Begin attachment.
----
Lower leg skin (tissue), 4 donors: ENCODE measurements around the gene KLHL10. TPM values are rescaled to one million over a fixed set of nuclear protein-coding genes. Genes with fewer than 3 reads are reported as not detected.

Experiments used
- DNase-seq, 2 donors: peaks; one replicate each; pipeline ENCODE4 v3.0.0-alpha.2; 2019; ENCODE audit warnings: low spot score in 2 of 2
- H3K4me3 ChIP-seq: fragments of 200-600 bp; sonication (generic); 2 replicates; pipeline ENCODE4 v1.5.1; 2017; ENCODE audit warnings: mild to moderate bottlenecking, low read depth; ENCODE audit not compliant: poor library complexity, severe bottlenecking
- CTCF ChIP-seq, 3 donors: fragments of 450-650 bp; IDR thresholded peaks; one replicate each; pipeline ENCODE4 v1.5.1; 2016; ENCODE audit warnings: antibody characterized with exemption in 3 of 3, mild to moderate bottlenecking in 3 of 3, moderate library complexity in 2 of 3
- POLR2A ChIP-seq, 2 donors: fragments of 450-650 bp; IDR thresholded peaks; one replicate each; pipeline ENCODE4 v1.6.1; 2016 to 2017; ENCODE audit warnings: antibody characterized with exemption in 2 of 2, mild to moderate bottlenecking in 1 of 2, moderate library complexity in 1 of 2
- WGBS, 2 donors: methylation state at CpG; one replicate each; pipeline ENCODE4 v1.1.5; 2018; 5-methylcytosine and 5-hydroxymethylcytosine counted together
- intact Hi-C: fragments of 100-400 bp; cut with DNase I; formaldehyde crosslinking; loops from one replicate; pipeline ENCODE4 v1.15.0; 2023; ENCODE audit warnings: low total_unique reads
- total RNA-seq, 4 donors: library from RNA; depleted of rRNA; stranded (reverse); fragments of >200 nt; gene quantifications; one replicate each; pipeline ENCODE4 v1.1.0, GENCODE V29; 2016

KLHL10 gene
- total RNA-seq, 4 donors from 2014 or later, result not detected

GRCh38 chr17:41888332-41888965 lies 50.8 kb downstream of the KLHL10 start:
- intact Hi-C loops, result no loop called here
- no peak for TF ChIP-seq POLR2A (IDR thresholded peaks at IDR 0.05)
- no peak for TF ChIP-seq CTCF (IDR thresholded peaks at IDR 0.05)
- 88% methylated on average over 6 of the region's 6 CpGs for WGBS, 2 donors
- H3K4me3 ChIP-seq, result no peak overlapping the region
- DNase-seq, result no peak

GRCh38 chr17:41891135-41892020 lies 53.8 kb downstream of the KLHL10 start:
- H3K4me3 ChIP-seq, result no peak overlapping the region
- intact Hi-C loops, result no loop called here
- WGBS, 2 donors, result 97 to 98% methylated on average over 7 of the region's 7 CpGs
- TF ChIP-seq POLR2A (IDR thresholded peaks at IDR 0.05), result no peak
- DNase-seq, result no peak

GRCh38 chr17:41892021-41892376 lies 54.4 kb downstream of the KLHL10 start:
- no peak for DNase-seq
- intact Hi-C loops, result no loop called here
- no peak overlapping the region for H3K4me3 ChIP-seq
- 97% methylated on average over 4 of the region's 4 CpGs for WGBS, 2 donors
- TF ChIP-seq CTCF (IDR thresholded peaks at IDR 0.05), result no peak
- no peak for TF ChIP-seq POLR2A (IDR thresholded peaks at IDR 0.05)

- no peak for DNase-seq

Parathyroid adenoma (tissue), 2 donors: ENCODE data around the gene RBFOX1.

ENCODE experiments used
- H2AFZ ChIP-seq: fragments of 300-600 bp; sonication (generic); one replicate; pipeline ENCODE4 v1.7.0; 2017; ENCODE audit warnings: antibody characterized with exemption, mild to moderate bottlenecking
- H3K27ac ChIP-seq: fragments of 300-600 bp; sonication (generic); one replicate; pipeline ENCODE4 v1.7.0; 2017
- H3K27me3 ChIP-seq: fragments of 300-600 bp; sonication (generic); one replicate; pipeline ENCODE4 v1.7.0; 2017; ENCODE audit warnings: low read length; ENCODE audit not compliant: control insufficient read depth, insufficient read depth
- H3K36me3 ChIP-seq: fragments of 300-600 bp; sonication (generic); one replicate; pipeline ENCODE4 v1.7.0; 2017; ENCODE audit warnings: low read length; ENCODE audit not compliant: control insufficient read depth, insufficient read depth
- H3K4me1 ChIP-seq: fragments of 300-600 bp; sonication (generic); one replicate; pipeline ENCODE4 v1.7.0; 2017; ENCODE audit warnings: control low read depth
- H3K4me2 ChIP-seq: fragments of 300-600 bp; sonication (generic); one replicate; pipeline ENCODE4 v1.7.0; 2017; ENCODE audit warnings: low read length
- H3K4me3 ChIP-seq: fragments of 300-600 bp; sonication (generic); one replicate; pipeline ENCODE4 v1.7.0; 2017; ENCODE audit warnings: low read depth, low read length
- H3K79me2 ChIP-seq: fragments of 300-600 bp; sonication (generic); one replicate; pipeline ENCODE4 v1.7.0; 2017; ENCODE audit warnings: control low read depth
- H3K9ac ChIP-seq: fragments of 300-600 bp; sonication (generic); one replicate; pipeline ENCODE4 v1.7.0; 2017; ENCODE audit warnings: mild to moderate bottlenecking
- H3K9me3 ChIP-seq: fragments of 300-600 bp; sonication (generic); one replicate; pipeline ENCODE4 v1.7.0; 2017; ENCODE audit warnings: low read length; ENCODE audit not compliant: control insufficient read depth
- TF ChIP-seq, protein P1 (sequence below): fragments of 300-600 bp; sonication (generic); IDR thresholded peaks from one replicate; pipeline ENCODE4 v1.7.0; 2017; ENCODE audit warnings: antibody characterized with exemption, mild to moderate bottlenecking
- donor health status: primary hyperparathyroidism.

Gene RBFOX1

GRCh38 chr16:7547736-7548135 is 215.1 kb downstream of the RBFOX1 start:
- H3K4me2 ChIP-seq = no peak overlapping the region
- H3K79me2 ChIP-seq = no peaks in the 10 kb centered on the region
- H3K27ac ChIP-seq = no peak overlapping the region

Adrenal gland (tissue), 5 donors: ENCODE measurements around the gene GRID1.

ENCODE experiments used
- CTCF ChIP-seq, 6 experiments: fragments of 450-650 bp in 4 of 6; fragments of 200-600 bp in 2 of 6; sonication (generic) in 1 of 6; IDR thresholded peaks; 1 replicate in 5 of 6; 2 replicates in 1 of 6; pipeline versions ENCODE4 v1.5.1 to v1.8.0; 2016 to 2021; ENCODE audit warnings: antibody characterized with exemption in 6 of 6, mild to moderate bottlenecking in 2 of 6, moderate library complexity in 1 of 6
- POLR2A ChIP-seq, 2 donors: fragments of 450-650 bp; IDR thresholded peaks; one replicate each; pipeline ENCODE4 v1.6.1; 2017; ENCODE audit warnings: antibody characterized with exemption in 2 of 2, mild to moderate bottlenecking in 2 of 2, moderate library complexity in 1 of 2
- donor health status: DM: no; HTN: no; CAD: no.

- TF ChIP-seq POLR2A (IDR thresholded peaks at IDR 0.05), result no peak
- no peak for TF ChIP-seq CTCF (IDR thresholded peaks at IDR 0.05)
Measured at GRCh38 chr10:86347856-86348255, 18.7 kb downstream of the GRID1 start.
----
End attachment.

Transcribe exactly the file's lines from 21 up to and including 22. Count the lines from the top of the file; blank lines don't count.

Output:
- intact Hi-C loops, result no loop called here
- WGBS, 2 donors, result 97 to 98% methylated on average over 7 of the region's 7 CpGs